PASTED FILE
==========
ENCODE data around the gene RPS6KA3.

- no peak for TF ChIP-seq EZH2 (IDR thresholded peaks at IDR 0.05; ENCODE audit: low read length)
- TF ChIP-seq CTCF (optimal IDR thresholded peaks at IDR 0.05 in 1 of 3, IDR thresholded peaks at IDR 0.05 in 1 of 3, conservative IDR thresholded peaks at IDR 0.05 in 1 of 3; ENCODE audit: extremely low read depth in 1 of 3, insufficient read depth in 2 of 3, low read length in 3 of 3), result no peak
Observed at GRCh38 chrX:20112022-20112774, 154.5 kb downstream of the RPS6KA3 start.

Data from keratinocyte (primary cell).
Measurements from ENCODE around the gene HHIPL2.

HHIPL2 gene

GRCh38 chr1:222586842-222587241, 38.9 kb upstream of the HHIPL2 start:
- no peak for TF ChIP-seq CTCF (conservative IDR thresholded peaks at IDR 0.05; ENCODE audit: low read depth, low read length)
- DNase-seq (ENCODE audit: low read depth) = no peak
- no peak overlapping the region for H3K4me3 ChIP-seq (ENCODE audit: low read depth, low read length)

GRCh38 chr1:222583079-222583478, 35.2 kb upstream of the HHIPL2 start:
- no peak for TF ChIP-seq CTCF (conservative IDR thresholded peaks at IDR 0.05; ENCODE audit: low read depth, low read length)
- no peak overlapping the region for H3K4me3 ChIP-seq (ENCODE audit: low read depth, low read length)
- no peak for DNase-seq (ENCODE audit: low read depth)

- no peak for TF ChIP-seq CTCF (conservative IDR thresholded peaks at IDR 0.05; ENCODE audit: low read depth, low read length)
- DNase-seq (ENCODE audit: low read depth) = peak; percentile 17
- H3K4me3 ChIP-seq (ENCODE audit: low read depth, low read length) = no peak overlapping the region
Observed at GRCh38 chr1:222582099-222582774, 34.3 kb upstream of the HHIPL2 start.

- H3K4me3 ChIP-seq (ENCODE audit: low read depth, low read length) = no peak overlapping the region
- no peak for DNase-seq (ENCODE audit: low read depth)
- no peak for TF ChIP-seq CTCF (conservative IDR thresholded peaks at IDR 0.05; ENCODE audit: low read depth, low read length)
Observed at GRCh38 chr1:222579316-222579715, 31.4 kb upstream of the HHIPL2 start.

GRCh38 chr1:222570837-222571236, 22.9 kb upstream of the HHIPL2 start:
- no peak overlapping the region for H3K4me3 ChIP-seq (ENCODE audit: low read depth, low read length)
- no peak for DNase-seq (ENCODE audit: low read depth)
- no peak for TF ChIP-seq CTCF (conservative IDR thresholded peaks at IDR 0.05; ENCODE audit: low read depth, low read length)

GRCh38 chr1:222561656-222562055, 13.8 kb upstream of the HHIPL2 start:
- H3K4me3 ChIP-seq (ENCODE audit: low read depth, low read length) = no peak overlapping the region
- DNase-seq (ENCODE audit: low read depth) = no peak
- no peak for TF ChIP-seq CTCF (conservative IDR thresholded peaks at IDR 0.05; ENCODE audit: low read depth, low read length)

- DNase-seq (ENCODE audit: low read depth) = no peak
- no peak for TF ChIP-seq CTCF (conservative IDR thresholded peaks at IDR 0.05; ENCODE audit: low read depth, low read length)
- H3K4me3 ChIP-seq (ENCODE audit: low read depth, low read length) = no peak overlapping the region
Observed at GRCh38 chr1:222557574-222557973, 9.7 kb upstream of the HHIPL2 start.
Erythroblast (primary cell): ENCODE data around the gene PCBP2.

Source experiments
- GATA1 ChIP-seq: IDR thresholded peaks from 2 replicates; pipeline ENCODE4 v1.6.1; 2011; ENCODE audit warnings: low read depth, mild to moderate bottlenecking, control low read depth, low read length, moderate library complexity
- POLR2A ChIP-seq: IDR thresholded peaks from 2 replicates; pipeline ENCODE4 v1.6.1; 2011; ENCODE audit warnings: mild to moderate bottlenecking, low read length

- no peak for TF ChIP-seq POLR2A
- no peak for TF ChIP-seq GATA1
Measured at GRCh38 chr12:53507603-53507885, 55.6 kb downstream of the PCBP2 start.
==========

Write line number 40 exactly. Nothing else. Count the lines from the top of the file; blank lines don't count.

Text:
- no peak for TF ChIP-seq POLR2A